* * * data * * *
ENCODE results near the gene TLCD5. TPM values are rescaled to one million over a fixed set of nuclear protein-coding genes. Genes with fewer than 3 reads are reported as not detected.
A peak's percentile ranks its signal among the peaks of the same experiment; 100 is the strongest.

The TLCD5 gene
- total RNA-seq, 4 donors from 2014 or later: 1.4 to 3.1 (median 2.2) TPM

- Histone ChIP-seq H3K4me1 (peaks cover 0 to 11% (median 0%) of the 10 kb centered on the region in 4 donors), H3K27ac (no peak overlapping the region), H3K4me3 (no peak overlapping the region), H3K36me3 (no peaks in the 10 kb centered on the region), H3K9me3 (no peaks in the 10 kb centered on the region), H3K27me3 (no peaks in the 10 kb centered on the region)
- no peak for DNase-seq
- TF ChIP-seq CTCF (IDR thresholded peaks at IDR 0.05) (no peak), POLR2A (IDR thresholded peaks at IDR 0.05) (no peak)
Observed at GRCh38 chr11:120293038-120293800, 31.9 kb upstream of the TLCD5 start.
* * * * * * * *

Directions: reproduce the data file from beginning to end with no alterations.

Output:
ENCODE results near the gene TLCD5. TPM values are rescaled to one million over a fixed set of nuclear protein-coding genes. Genes with fewer than 3 reads are reported as not detected.
A peak's percentile ranks its signal among the peaks of the same experiment; 100 is the strongest.

The TLCD5 gene
- total RNA-seq, 4 donors from 2014 or later: 1.4 to 3.1 (median 2.2) TPM

- Histone ChIP-seq H3K4me1 (peaks cover 0 to 11% (median 0%) of the 10 kb centered on the region in 4 donors), H3K27ac (no peak overlapping the region), H3K4me3 (no peak overlapping the region), H3K36me3 (no peaks in the 10 kb centered on the region), H3K9me3 (no peaks in the 10 kb centered on the region), H3K27me3 (no peaks in the 10 kb centered on the region)
- no peak for DNase-seq
- TF ChIP-seq CTCF (IDR thresholded peaks at IDR 0.05) (no peak), POLR2A (IDR thresholded peaks at IDR 0.05) (no peak)
Observed at GRCh38 chr11:120293038-120293800, 31.9 kb upstream of the TLCD5 start.